North Beats South In First Round At Torrey Pines For 2019 Farmers Insurance Open
Abbotsford, BC's Nick Taylor Carded A Respectable 1-under 71 On The More Difficult South Course At Torrey Pines In Round One Of The Farmers Insurance Open - File Photo
By Alfie Lau
Is this the 2019 Farmers Insurance Open or the 5th round of the 60th Anniversary Desert Classic?
Torrey Pines North and South would presumably be tougher courses than the three courses in Palm Springs used for last week’s PGA Tour stop, but take a look at the first-round scores, particularly from the North Course, and you would be hard pressed to notice the difference.
While Phil Mickelson shot a 60 in his opening round last week, this week in San Diego, Jon Rahm shot 62, Justin Rose and Doug Ghim both shot 63, C.T. Pan shot 64 and Jordan Spieth shot 65, all on the North Course.
Torrey Pines North, traditionally three or four strokes easier than the brutish South Course, played to that on a Thursday where there was no wind, the greens and fairways were softened by torrential rains last week, and new rules allowing players to tap down spike marks and other damage provided the most optimal scoring conditions.
With the five best scores all being recorded on the North, the best scores from the South Course were at (-6) 66, with Brandon Hagy, Chris Stroud and Charles Howell III all giving themselves a chance to move up the leaderboard Friday if the North Course they play continues to yield so many birdies and eagles. 11 of the low 14 scores Thursday came on the North Course.
Meanwhile, most of the attention at Torrey Pines was on the South Course, where Tiger Woods opened his 2019 campaign alongside Xander Schauffele and Tony Finau.
That group, for more than 5 hours, had the biggest galleries and the most raucous fans, but at the end of the day, add their three scores together and they weren’t even within shouting distance of Rahm’s (-10) score.
Finau, at (-3) was one stroke better than each of his playing partners, but they will have to go low on the North Course Friday to close the gap that Rahm, Rose Ghim et al have established.
Look at all the golfers on the South Course who were scuffling along, with respectable scores, right around par, and you get a sense of the difference between the two courses.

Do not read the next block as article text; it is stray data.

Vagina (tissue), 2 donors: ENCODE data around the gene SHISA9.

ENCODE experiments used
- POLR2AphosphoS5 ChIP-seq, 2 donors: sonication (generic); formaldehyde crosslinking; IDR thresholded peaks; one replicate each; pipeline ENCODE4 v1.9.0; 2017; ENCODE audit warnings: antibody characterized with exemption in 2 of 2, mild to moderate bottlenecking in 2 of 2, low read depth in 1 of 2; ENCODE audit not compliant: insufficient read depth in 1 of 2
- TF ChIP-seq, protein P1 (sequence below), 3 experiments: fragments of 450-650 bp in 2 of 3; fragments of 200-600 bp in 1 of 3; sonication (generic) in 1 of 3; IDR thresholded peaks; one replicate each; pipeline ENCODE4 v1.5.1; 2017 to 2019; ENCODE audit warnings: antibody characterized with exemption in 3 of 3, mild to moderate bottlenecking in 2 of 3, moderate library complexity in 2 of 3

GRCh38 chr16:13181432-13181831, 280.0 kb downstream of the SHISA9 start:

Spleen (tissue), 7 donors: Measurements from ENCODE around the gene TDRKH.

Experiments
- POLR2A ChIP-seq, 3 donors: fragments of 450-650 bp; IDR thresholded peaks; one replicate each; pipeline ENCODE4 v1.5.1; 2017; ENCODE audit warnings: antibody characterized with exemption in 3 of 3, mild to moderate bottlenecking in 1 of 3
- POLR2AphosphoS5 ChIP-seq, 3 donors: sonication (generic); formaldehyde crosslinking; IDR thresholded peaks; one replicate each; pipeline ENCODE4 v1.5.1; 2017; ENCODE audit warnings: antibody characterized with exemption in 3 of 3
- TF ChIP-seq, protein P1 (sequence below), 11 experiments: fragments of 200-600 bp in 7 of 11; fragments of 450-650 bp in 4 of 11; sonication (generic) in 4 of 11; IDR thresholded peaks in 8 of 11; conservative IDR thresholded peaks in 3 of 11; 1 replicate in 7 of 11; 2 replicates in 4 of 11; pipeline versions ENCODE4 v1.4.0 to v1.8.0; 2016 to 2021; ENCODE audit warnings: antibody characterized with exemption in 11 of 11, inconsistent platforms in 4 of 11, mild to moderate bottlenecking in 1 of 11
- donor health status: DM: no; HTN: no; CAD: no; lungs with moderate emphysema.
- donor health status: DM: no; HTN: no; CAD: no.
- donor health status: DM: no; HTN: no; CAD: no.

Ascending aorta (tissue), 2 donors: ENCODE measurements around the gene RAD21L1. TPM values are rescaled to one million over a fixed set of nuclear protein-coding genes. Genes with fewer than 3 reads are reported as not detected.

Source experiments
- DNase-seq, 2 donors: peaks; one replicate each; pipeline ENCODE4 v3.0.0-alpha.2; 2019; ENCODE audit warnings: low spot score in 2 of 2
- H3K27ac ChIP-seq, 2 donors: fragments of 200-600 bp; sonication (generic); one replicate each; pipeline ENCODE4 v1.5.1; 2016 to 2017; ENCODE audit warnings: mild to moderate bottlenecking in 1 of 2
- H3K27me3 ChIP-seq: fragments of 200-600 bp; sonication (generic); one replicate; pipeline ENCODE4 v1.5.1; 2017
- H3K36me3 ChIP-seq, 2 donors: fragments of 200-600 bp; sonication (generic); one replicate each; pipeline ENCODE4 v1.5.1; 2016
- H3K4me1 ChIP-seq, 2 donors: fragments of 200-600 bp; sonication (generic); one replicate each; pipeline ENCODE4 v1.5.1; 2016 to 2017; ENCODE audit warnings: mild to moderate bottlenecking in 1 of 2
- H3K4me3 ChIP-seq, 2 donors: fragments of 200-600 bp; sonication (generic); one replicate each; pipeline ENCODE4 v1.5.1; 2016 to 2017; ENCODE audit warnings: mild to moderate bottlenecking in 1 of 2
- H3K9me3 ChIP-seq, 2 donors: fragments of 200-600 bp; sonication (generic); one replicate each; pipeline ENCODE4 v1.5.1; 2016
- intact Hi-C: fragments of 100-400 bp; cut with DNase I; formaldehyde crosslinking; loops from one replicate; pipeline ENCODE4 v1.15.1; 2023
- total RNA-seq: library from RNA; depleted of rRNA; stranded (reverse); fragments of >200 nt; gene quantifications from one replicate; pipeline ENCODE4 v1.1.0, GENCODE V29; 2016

The marquee group of Adam Scott (-2), Rory McIlroy (-1) and Rickie Fowler (+1), along with Abbotsford’s Nick Taylor (-1), didn’t play poorly, but they’ll be chasing the rest of the week. Ontario’s Ben Silverman acquitted himself very well on the South, with a (-4) round that has him T27.
The three Canadians who played on the North Course Thursday, Surrey’s Adam Svensson, Merritt’s Roger Sloan and Ontario’s Mackenzie Hughes, each finished the day at (-2) 70.
Rahm, who is becoming one of the more entertaining interviews in the sport, got to talk about some different things in his post-round comments.
Rahm had his 83-year-old grandmother Miren out to watch him golf in the United States for the first time ever and he also revealed why Torrey Pines is so special for him and fiancé Kelley Cahill.
“Kelley always loved the city of San Diego,” said Rahm. “Before we met, her and her parents came here almost monthly to the Hilton, right here at Torrey Pines. My first and only Monday qualifier, we drove from ASU to here, missed it by one, drove back. The next year, I end up winning the tournament. We also got engaged here at Torrey Pines, not on the golf course, on the hikes just past it. So there’s a lot of good reasons for me to be happy every time I come here, no matter how I play. We come here quite a bit, just as a day off, so definitely a special place for me and Kelley.”
Woods, who admitted after his round that he probably could have shot 68 or better if a couple of putts had fallen, now knows that he has to go low on the North Course Friday if he wants to play on the weekend and add PGA Tour title No. 81 to his Hall of Fame career.